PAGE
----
For many centuries, outsiders called INUIT “Eskimos.”
INUIT no longer find this term acceptable. They prefer the name by which they have always known themselves – INUIT, which means “the people” in their own language, INUKTITUT.
INUIT inhabit vast areas of Nunavut, the Northwest Territories, the coast of northern Labrador and about 25 percent of Northern Québec. Traditionally, they have lived above the treeline in the area bordered by Alaska in the west, the Labrador coast in the east, the southern tip of Hudson Bay in the south and the High Arctic Islands in the north.
About 55,700 INUIT live in 53 communities across the North. The INUIT population has grown rapidly over the past few decades. According to Statistics Canada, if present trends continue, there will be about 84,600 INUIT in the North by 2016.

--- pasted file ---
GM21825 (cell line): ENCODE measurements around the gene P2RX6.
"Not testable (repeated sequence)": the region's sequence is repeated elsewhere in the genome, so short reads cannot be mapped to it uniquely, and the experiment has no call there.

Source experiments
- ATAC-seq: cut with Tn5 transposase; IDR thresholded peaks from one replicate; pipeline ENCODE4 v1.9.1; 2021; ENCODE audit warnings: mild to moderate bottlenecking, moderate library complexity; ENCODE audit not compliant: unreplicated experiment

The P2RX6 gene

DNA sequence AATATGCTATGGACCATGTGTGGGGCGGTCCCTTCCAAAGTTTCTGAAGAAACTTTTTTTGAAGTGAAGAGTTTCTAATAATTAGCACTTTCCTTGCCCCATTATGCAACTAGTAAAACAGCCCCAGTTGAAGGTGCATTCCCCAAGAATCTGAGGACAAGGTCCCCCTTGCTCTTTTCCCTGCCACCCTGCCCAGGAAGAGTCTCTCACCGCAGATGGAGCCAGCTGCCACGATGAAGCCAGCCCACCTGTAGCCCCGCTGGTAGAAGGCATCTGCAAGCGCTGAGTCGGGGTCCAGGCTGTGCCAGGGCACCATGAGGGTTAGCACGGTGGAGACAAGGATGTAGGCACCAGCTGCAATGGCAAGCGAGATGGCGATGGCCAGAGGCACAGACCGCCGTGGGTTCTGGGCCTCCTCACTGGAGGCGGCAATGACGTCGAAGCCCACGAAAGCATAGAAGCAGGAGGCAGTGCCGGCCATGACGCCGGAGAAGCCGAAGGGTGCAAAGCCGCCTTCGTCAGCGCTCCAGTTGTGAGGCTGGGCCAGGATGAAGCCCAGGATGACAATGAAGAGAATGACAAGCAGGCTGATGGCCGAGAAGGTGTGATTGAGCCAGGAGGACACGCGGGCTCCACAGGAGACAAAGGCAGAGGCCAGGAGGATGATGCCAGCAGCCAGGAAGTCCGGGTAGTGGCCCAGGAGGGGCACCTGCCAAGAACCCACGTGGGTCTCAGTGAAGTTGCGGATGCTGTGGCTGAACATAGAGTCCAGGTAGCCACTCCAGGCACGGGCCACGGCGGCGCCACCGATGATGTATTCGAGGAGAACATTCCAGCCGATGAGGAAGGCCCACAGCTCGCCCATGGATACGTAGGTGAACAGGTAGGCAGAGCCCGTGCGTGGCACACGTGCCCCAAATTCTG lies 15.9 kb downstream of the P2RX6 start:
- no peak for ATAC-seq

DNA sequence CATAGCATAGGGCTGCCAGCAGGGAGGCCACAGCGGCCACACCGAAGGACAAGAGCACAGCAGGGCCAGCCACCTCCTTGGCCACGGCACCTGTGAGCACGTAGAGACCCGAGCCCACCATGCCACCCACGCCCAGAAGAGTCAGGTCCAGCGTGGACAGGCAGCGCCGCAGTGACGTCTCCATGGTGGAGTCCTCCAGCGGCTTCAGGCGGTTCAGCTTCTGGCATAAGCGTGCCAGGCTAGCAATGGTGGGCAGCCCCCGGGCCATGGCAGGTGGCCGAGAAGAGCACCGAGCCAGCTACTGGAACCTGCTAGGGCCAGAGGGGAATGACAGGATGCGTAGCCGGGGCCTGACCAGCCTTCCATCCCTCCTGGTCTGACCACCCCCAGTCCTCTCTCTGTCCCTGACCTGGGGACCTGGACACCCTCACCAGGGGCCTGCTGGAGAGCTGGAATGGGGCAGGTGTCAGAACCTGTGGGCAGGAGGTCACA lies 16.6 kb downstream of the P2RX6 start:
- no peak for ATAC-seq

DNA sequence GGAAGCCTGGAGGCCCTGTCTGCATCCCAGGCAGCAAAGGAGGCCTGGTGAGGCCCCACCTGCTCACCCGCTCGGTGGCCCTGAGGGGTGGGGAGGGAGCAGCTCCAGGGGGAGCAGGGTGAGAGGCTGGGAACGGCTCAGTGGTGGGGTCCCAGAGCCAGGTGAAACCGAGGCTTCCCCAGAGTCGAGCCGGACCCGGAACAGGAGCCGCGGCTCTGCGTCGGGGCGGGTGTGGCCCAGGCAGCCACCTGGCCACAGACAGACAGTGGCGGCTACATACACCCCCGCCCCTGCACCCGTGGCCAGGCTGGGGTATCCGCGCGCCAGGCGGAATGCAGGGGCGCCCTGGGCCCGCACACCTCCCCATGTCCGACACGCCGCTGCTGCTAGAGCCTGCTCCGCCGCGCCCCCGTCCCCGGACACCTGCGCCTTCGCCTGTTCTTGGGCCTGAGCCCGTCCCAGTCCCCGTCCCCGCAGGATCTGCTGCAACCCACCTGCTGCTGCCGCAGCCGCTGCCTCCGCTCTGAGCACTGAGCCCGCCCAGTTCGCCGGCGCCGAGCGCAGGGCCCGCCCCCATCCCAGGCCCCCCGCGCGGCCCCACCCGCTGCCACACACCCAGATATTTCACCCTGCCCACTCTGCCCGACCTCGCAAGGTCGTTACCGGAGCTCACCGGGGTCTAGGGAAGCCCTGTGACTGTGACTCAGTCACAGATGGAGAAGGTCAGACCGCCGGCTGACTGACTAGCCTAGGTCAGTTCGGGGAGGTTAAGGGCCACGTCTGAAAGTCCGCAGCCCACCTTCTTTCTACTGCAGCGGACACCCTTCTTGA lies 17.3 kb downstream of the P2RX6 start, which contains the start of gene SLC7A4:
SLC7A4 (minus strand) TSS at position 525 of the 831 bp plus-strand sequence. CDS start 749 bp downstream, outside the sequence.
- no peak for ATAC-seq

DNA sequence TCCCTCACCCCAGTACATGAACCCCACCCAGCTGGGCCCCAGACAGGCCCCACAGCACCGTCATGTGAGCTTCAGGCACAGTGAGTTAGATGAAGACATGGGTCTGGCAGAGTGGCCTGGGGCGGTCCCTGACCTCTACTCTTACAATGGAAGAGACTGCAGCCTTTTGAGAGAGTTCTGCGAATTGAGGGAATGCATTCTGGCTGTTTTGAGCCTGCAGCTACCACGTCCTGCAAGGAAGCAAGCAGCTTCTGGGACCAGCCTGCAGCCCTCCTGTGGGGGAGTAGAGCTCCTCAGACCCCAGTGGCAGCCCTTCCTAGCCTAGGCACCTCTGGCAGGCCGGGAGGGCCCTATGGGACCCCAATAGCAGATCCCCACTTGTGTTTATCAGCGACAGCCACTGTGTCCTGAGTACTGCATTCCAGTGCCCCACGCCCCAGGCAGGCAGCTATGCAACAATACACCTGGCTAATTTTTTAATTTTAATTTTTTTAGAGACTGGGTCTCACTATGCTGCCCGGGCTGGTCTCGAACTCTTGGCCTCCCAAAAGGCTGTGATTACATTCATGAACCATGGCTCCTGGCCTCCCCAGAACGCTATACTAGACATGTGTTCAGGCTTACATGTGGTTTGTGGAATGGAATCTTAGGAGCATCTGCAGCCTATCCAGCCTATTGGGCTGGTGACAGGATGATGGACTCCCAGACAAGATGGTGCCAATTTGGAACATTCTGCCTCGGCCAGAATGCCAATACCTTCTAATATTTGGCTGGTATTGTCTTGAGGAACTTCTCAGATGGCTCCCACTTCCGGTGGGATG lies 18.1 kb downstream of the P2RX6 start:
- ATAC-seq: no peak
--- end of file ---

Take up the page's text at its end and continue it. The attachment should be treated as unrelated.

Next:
INUIT are one of the three Aboriginal peoples in Canada, as defined by the Canadian Constitution. The other two Aboriginal peoples are First Nations and Métis people.
INUIT origins in Canada date back at least 4,000 years. Their culture is deeply rooted in the vast land they inhabit. For thousands of years, INUIT closely observed the climate, landscapes, seascapes and ecological systems of their vast homeland. Through this intimate knowledge of the land and its life forms, INUIT developed skills and technology uniquely adapted to one of the harshest and most demanding environments on earth.
INUIT treat human beings, the land, animals and plants with equal respect. Today, they continue to try to maintain this harmonious relationship. They try to use the resources of land and sea wisely to preserve them for future generations.
Traditional knowledge about INUIT history, and the land, plants and wildlife, has been passed down through the generations. The family is the centre of INUIT culture, and co-operation and sharing are basic principles in INUIT society.
I am proud to say that the INUIT are part of my country, Canada.
Mr.Linky can be found here.